Mainstream sports such as those taught in physical education do not suit everybody which can result in some students feeling negative or disengaged with sports and physical challenge. An alternative ‘sporting’ environment promotes greater involvement in activity, develops passion and engagement, promotes healthy living and conveys the understanding that it’s okay to be tired and it actually feels pretty good.

Personal challenge through expeditions allows a hands-on experience with the outdoor environment promoting an appreciation and understanding of the natural world. As a result of this increased awareness, students are more inclined to protect our environment for future generations. More and more reports also state the benefits of experiencing the outdoors on a student's mental well-being.

Nord Anglia students from British International School Bratislava and Dover Court International School Singapore break for lunch after a long trek in the Swiss Alps. 

Why was it important for Nord Anglia to create an expeditions programme?

The expedition programmes give our students opportunities to be ambitious. Expeditions help our students to understand what we mean by ambition through engaging in collaborative experiences across our schools. The expeditions makes the Nord Anglia family more real for our students. They spend time with their international colleagues, they live together, they learn together and they make bonds that will last a lifetime. These bonds exemplify what it means to attend a Nord Anglia school through a strong network of alumni.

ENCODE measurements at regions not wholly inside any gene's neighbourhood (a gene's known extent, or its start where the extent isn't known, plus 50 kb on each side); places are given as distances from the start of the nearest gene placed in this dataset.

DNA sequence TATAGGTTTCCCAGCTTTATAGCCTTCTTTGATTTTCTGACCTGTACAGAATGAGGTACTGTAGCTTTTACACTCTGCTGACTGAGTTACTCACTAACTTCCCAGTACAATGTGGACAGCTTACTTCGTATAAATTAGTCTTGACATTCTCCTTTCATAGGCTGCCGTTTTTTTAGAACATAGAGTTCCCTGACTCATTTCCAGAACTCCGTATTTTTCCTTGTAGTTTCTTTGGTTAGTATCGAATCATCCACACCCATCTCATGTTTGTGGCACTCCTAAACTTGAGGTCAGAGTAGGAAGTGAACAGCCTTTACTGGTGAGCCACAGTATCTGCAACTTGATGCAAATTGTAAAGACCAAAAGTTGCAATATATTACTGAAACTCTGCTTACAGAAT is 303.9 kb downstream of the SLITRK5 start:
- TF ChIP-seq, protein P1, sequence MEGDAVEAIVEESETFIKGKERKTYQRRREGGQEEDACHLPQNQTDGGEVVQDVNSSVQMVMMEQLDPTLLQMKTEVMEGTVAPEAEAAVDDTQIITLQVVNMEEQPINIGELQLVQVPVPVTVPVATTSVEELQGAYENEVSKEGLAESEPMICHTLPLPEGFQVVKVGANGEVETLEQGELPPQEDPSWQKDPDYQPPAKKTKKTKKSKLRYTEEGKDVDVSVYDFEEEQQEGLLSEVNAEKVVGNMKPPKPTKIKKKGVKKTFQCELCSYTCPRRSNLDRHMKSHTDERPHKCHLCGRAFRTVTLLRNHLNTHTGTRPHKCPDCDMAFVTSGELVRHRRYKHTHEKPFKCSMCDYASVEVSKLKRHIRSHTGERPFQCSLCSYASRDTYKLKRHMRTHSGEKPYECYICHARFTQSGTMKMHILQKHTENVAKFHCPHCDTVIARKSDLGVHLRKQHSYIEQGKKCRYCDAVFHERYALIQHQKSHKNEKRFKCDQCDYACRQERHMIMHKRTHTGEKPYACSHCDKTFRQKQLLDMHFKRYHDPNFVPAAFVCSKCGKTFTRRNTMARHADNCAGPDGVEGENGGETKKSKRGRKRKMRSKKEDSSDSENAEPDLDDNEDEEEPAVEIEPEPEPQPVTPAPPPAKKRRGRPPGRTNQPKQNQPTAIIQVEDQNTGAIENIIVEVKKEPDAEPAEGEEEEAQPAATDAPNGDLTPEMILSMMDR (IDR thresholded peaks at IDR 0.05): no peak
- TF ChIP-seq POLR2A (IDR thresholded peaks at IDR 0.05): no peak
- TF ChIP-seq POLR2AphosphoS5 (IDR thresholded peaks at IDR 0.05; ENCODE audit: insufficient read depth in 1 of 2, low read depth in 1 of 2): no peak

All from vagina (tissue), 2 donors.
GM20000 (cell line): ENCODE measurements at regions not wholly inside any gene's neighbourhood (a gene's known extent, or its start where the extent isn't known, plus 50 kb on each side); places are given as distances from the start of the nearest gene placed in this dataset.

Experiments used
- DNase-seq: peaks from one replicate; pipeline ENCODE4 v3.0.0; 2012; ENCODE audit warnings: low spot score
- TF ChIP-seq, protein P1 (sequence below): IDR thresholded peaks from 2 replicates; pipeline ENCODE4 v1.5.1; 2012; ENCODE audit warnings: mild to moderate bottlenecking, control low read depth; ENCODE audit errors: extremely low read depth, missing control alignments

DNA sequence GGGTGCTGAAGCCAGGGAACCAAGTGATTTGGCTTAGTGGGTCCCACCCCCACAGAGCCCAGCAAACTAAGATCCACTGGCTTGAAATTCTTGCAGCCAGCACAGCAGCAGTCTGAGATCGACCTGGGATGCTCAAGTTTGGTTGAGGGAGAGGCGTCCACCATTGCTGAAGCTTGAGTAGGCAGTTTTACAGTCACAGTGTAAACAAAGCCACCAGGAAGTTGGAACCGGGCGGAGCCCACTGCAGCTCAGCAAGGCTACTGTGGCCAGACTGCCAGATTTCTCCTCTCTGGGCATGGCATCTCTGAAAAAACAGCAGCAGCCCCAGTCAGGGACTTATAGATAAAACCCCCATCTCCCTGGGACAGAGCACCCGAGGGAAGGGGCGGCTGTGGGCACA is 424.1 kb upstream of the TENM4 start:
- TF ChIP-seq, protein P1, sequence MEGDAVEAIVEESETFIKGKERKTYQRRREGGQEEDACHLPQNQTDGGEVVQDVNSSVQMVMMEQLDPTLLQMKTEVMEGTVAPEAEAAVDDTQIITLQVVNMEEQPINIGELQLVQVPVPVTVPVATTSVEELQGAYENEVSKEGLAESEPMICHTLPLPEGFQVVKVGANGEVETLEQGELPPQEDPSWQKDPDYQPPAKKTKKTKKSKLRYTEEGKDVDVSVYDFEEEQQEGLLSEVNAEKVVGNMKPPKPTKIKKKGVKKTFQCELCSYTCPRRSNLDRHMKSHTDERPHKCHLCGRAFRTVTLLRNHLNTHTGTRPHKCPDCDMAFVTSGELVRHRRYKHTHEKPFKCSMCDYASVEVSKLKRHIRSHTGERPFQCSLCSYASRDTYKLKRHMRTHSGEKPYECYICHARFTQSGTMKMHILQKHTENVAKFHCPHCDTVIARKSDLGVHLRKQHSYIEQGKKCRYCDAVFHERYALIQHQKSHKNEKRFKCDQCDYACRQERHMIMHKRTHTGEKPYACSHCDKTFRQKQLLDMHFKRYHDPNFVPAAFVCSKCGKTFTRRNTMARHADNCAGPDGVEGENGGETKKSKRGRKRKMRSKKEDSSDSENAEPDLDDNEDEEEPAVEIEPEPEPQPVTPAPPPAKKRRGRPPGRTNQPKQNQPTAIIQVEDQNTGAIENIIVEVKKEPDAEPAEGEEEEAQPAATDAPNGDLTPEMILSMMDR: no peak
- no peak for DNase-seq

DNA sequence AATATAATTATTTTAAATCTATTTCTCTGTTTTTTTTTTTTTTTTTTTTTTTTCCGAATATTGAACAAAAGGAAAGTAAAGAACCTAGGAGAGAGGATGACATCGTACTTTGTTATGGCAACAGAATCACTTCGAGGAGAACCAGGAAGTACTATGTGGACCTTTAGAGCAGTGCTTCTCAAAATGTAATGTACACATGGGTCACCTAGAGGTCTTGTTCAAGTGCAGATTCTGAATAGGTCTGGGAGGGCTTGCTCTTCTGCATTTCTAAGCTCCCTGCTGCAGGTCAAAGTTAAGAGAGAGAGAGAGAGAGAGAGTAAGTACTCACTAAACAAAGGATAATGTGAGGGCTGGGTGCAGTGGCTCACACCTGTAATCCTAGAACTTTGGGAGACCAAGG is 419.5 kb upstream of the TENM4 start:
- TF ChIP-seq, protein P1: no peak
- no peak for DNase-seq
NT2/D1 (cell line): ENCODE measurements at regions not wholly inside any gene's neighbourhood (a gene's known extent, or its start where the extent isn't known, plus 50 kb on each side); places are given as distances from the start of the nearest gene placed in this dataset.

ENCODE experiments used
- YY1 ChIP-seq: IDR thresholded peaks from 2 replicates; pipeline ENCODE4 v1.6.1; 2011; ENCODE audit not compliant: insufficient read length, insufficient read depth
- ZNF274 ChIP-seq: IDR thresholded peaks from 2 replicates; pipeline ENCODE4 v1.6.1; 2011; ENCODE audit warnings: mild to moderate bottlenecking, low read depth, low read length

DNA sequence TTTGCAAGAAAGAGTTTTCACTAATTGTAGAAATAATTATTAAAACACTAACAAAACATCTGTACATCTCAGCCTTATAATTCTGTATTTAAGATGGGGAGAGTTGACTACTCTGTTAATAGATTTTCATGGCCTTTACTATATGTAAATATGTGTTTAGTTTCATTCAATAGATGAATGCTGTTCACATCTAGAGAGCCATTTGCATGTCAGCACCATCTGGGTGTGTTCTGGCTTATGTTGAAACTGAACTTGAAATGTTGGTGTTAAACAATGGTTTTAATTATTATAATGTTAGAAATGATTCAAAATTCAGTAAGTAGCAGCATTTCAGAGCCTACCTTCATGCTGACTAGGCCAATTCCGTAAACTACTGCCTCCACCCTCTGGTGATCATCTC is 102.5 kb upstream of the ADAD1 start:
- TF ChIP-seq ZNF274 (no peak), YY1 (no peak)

What is your favourite quote?

“Our greatest glory is not in never falling, but in rising every time we fall.”                                                                                                                                           -Confucius

I think this quote says a lot about the aims outdoor education and expeditionary learning.

Students trek through a picturesque valley in the Swiss Alps. 

Why did you want to do this job and take students on expeditions?

I have worked in outdoor education in a range of capacities my whole working life. As my career developed I spent more and more time on expeditions and began appreciating the transformative experiences that expeditionary learning can offer.

Our students have the capacity to be world leaders and I hope that expeditionary learning will be a chapter in our students’ lives that leaves a lasting impact.

Through well-rounded activities, we will send students out into the world who function at a high level in all walks of life and make real change for the better.